|A little over a year removed from an impeachment scandal that included pricey renovations of court offices, the West Virginia Supreme Court’s lineup is about to finish its own complete makeover, barring a last-second filing.
There are far fewer names for the three races in May than there were for two spots up for grabs in a November 2018 special election. What the races lack in numbers, they make up with cash.
Missing from the list of nine candidates is Justice Margaret Workman, whose 12-year term also ends this year. Saturday was the deadline for candidates to have their papers postmarked. Three seats are up for grabs on May 12.
Workman did not file precandidacy papers for re-election. She did not respond to a request for comment last week.
If the 72-year-old Workman retires, it would mark the last piece in a court turnover over the past four years. Three justices joined the five-member court in 2018. Beth Walker, who was elected in 2016, is the court’s senior member. The last time all five justices were replaced occurred over a four-year span in the late 1990s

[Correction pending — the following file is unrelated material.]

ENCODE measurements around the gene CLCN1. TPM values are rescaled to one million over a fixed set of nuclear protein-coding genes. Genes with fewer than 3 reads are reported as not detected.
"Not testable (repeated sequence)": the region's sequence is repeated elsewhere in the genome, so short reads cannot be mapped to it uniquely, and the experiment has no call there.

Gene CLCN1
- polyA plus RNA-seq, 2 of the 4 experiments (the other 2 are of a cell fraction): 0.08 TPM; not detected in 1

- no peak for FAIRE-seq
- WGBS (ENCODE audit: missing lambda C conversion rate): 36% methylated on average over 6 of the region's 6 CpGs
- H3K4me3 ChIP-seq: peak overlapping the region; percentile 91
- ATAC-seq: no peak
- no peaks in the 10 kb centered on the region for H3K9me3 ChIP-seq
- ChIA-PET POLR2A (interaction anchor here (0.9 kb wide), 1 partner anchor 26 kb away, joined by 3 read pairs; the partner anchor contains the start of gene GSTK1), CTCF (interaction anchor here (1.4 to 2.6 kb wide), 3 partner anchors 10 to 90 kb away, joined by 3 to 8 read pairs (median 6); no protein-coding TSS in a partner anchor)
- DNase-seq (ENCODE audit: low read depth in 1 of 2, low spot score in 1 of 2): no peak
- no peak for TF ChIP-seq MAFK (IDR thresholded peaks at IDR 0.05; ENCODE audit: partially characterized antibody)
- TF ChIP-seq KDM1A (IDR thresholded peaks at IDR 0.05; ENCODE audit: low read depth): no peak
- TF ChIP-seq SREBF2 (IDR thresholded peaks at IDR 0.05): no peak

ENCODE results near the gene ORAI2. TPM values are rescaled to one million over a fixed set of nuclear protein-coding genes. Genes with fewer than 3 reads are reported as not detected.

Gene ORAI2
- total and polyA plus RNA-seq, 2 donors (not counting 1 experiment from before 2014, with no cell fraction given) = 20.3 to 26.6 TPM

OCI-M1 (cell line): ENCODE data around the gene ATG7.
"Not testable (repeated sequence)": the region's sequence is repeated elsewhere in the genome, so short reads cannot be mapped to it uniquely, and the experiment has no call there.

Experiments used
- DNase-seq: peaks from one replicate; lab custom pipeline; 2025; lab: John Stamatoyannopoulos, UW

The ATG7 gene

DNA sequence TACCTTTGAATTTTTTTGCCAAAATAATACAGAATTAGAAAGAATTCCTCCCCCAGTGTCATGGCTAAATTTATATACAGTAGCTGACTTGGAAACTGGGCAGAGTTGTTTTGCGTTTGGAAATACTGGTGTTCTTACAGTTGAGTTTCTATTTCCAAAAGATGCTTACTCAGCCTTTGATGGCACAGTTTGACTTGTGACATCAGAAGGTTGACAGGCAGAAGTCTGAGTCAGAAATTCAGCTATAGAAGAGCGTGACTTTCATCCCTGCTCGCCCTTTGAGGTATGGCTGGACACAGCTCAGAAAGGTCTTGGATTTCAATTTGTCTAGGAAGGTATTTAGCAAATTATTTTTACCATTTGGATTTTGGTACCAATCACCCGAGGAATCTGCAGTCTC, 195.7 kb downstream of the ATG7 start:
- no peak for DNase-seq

Judicial elections in West Virginia became nonpartisan in 2016. In 2018, the court’s impeachment scandal stirred political attacks and some Democrats argued the court’s shakeup was a power grab by Republicans. Regardless of what Workman decides, career Republicans would retain control of the Supreme Court.
While 20 candidates filed for two open seats in the 2018 special election, this year’s races prompted just nine candidates for three races.